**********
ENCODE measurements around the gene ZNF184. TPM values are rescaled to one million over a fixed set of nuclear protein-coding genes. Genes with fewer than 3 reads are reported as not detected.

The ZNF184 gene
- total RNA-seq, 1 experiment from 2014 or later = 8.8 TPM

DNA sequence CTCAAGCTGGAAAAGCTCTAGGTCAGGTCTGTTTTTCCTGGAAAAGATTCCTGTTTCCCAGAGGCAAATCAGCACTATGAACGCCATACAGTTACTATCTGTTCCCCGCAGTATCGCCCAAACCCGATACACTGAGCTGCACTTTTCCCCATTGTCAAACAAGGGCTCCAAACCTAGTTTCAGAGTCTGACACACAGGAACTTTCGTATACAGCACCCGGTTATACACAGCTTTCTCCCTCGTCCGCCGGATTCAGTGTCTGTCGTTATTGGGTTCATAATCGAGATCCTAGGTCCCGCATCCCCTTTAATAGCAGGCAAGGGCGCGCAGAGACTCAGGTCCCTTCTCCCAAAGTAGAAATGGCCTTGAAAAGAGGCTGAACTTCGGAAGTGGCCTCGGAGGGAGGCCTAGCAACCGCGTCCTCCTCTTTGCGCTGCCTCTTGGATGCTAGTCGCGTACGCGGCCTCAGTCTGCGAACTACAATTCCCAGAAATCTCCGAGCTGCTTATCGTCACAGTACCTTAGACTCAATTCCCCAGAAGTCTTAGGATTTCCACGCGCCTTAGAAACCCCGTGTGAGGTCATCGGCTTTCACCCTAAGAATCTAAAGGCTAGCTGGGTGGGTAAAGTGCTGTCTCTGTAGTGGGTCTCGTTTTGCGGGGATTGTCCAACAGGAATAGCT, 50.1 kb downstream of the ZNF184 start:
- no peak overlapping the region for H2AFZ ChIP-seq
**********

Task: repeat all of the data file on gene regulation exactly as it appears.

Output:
ENCODE measurements around the gene ZNF184. TPM values are rescaled to one million over a fixed set of nuclear protein-coding genes. Genes with fewer than 3 reads are reported as not detected.

The ZNF184 gene
- total RNA-seq, 1 experiment from 2014 or later = 8.8 TPM

DNA sequence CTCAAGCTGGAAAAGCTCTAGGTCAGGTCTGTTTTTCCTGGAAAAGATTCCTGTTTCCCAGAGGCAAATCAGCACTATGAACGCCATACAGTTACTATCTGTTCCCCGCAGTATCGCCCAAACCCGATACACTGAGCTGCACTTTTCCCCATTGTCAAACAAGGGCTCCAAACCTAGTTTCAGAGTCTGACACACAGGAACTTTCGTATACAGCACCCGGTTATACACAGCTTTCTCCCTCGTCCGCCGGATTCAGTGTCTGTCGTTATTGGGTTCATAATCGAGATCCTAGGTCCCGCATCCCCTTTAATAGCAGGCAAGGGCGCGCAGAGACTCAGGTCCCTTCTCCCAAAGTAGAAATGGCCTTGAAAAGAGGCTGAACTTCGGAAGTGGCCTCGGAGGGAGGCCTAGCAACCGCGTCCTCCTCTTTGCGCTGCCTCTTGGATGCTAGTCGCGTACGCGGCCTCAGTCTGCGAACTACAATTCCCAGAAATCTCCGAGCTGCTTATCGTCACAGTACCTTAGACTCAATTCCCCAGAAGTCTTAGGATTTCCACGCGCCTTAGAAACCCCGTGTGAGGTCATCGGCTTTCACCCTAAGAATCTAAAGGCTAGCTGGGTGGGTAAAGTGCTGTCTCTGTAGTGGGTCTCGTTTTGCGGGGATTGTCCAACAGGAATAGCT, 50.1 kb downstream of the ZNF184 start:
- no peak overlapping the region for H2AFZ ChIP-seq